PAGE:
Electoral Parity or Protecting Minorities? Path Dependency and Consociational Districting in Nova Scotia

Jim Bickerton, Glenn Graham



This article contributes to the study of electoral districting and minority group representation in Canada, Nova Scotia politics, and path dependency theory, through an analysis of electoral boundary commissions in Nova Scotia and relevant electoral boundaries jurisprudence. The concept of ‘protected ridings’ for historical minorities in Nova Scotia – specifically, Acadians and African Canadians – was introduced by the first provincial Electoral Boundaries Commission in 1992. This approach, referred to here as ‘consociational districting’, ran counter to the trend in electoral redistribution and apportionment exercises toward reducing the extent of population variance between electoral districts. When the continued application of this approach was rejected in 2012, its legality and validity were restored following a successful court challenge by the province’s Acadian federation. An analysis of this case study informed by historical institutionalism explores how path dependency has been a significant factor in the de facto constitutionalization of consociational representation for two historical minorities in Nova Scotia. In effect, history and institutions matter in the politics of redistricting, especially insofar as it concerns minority representation.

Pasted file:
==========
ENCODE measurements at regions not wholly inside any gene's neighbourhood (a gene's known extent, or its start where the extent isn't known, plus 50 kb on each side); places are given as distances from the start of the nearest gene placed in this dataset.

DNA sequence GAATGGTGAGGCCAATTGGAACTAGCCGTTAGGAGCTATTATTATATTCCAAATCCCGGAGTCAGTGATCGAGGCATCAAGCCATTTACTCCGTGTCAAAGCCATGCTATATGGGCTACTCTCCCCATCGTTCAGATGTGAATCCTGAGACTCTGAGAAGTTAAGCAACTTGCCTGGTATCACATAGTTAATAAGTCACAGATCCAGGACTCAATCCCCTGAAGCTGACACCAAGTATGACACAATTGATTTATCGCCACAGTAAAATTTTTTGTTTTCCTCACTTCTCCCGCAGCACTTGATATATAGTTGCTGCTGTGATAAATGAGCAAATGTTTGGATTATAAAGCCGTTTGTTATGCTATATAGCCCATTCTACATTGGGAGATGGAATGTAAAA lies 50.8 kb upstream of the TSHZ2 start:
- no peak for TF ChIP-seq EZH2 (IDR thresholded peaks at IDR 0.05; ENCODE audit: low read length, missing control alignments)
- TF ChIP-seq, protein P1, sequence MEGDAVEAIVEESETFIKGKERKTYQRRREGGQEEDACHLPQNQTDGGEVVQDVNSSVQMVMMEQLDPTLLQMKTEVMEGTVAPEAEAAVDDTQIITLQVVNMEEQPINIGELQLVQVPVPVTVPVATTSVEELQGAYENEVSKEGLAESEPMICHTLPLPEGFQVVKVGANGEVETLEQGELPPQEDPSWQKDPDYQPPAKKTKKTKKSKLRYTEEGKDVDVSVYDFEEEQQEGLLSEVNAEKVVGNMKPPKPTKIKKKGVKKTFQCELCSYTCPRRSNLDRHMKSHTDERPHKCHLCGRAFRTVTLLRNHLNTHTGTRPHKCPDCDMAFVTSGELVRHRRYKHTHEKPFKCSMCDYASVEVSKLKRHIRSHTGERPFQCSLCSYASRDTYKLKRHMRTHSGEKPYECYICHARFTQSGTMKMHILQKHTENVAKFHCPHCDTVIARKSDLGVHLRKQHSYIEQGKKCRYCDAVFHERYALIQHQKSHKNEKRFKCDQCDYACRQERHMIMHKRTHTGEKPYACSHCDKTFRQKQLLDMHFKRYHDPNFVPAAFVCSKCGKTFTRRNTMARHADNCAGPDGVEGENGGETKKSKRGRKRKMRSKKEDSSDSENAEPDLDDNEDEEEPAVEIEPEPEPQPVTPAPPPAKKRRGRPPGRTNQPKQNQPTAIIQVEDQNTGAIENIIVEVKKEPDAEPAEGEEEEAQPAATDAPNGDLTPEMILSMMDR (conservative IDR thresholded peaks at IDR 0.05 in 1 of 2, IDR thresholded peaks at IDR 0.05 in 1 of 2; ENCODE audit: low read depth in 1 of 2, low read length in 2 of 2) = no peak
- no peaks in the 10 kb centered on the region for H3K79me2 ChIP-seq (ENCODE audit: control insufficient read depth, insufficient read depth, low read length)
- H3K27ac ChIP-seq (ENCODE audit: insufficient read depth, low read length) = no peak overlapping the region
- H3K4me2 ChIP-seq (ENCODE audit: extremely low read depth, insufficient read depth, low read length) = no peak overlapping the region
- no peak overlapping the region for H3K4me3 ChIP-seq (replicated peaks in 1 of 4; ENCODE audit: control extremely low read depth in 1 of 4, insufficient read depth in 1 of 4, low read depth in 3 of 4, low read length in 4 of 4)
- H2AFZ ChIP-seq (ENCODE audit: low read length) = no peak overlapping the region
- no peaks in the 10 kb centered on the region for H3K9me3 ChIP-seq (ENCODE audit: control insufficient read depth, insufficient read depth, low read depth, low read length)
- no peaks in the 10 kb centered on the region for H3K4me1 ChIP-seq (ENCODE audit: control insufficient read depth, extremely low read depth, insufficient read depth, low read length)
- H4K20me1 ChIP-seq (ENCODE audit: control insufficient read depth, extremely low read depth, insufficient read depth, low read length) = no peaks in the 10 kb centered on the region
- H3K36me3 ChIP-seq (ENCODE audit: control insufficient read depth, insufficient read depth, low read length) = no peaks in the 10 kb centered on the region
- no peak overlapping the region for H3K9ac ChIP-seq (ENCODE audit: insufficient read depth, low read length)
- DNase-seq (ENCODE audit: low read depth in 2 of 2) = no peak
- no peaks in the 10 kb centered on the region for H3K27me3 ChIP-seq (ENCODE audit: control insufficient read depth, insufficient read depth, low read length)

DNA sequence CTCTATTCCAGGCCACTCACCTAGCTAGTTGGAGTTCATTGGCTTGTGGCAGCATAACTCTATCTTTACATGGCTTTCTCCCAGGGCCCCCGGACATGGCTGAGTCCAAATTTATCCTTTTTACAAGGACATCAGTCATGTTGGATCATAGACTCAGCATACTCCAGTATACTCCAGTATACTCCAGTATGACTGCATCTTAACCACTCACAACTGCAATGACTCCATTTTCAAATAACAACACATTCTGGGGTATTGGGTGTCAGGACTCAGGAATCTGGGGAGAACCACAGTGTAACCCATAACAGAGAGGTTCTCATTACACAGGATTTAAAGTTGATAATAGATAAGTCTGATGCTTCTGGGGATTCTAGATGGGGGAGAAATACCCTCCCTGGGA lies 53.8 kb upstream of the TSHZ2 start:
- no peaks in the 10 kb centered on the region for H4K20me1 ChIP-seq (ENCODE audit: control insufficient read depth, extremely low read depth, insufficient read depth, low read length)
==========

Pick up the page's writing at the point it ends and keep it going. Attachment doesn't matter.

electoral boundaries, redistricting, political representation, minority rights

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@Canadian Political Science Review (CPSR). ISSN 1911-4125